Still reeling from the loss of Gamora, Peter Quill rallies his team to defend the universe and one of their own – a mission that could mean the end of the Guardians if not successful.

Chuck says:

Though darker than its predecessors, James Gunn’s “Guardians of the Galaxy Vol. 3” is a more than satisfactory conclusion to the outlier trilogy on the Marvel Films Universe. When first introduced into the company’s connective cinematic collection, this mini-franchise was seen as a misstep, a “what-are-they-thinking” enterprise that lacked the pop culture largess of their other characters.  Turns out, under producer Kevin Feige and Gunn’s sure hands, Star Lord, Groot, Rocket and their brethren became fan favorites, their adventures coming off as more light-hearted responses to the other Marvel entries when they became a bit too weighty.

What with Phase Four of the Marvel Film Universe being less than satisfactory – inconsistent at best, a disaster at worst – and Phase Five stumbling out of the gate with the third “Ant-Man” feature, there’s a bit more riding on the success of “Guardians 3.” To be sure, some will object to the scenes revolving around animal experimentation conducted by the film’s nemesis the High Evolutionary (Chukwudi Iwuhji). These complaints are not without merit, yet their inclusion is necessary to raise the stakes in what would be an otherwise rote exercise, providing the sort of dramatic heft necessary for the film’s effectively poignant conclusion.

More than anything, this is Rocket’s (voice by Bradley Cooper) story as we finally become privy to just how he came to be. Through flashbacks, we see that he was nothing but another in a long line of experiments undertaken by the High Evolutionary in his quest to create the perfect species for the perfect society. Rocket’s creation proves to be far more successful than anticipated, his mind being as great as his creator’s. Discovering he and his other misbegotten friends – chief among them, an armless otter named Lylla, sweetly voiced by Linda Cardellini – are going to be exterminated, our ursine hero plans to save them all with a daring escape.  However, it all goes awry, Rocket being the only survivor.

All of this is related as Rocket is on his deathbed, memories cascading his mind as he tries to recover from an errant attack by the misguided hero Adam Warlock (Will Pouter). While attempting to stabilize him, Nebula (Karen Gillan) discovers he has been, in effect manufactured, and there is a device preventing them from operating on him.  Seeking information as to how to override this, she, Quill (Chris Pratt), Drax (Dave Bautista), Mantis (Pom Klementieff), Groot (voice by Vin Diesel) and a Gamora (Zoe Saldana) from a different timeline, sans the memories of her predecessor, set out to infiltrate the lab where Rocket was made, hoping to gather information that might save him.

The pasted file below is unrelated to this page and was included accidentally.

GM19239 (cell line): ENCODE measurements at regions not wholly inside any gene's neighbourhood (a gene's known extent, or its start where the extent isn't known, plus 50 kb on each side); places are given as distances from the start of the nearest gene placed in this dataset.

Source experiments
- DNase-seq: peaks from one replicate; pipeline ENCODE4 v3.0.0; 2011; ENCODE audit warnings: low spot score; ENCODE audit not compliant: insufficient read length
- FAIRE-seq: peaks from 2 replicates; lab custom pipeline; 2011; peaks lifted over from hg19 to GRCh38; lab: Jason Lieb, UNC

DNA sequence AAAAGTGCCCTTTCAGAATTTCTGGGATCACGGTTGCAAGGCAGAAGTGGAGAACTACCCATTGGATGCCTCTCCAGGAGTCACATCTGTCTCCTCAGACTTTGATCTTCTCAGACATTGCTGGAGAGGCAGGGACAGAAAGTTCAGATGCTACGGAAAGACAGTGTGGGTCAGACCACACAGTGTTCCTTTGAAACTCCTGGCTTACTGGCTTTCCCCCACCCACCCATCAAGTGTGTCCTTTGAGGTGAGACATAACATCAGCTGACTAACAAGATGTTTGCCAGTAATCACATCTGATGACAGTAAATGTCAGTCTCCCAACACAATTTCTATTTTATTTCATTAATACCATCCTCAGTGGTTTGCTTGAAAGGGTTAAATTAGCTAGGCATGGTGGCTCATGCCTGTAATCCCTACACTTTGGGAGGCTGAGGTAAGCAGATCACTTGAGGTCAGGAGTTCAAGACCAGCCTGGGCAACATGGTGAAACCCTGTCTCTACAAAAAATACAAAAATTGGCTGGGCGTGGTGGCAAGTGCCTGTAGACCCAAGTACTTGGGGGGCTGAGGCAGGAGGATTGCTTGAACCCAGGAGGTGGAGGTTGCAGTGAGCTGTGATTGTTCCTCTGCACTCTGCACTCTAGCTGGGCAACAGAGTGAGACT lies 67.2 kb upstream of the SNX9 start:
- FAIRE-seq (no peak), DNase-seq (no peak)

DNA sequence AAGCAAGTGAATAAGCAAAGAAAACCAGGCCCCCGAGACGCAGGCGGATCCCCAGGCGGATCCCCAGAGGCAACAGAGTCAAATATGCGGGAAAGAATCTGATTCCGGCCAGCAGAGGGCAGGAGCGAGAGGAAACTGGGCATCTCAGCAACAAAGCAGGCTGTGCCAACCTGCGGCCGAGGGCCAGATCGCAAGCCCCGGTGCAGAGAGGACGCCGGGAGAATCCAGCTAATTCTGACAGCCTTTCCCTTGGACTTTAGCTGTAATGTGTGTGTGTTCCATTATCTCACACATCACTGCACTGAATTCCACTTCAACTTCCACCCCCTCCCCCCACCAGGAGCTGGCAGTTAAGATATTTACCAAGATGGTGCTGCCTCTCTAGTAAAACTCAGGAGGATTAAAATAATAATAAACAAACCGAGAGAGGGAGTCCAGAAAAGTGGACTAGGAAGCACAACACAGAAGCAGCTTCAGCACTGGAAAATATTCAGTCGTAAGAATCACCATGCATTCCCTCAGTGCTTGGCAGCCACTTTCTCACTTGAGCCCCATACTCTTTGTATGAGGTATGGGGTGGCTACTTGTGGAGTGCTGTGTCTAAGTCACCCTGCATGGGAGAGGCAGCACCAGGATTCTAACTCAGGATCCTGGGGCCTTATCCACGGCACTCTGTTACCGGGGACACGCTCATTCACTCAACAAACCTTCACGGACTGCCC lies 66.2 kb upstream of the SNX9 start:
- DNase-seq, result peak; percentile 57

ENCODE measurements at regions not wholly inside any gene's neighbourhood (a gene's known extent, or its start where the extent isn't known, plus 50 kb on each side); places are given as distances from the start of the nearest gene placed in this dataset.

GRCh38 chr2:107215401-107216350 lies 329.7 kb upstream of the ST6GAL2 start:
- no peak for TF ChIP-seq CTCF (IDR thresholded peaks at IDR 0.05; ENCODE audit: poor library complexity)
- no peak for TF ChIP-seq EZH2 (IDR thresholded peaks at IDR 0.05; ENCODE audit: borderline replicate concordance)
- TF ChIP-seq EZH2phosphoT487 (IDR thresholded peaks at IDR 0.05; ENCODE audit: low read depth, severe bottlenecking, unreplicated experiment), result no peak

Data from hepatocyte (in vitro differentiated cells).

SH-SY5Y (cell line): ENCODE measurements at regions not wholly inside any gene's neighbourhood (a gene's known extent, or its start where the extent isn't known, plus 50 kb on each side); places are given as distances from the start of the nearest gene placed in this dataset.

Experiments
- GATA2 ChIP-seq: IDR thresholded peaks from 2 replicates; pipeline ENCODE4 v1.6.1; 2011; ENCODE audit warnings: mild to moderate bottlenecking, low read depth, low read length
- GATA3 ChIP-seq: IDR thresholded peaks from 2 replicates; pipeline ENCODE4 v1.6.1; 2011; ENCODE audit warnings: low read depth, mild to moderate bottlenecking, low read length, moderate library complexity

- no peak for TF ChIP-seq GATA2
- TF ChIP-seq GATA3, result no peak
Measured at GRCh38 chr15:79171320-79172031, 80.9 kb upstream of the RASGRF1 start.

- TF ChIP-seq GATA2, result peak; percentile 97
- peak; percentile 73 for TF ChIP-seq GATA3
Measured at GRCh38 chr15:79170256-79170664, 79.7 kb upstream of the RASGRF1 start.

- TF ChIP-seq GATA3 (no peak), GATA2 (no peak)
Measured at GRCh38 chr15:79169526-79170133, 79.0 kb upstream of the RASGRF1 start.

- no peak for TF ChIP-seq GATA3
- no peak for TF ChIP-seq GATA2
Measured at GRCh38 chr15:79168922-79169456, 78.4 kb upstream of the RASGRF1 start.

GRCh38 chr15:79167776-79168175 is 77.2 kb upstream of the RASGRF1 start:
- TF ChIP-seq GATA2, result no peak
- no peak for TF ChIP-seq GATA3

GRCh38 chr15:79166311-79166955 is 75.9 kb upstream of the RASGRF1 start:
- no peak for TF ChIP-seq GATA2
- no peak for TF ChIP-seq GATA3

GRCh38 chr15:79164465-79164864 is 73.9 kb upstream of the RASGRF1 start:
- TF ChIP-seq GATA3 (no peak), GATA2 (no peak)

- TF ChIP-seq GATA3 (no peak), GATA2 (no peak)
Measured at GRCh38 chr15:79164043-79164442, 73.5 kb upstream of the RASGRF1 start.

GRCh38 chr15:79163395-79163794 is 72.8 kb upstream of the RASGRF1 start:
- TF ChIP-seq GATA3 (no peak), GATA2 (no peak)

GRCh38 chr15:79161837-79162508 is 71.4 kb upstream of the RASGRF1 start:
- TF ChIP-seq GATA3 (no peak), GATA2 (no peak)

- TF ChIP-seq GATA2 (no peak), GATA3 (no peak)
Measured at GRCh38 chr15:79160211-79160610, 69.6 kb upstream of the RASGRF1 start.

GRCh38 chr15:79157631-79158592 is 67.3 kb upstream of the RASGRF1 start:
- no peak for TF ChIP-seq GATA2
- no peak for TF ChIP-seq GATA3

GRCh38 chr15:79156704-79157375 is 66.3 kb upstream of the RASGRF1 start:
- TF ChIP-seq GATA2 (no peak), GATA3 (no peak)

The plot is paper thin, the film ostensibly nothing more than a chase movie, the Guardians careening from one locale to the next, continually thwarted in their efforts to get the information they seek. Of course, much mayhem ensues along the way, most of it unnecessary. One extended single-take scene that has our heroes wiping out a horde of enemies in a long tube, is an egregious example of Gunn’s showboating, a look-at-me sequence that takes the viewer out of the story. Still and all, somehow the film proves engaging throughout, its two and a half hour running time unspooling at a pace that never lags.

Our engagement throughout is thanks to Gunn and his cast’s ability to make us care for this bevy of buffoons. More than any of the Marvel characters, Quill and his crew have always come off as the most human, their faults and foibles the most relatable. This entry revolves around the fact that all of them have been living in denial and they have finally come to an impasse where they each must come to terms with their pasts and who they really are. Rocket, of course, is the most obvious example as he not only has to grapple with his guilt but also finally accept that his unique nature is one to embrace rather than run from. An incident from Quill’s past is revealed that needs to be rectified, Drax’s need for vengeance over his slain family is channeled towards something much more fulfilling and life-affirming, while Mantis and Nebula are free to find their own happiness as well. As for Gamora, she is a blank slate, her freedom all the more precious after all she’s endured.

Though there are hints that we might encounter some of these characters again, if this happened to be the last appearance of the Guardians, you’d be hard-pressed to come up with a more fitting or poignant conclusion than what Gunn provides here. Each sporting their fair share of scars, these characters are each given well-earned endings that prove cathartic. Hopefully, Gunn will continue to give us movies that are as well-made and relatable now that he has taken on the formidable task of reconstructing Warner Brothers’ tattered universe of DC Comics heroes.

3 1/2 Stars

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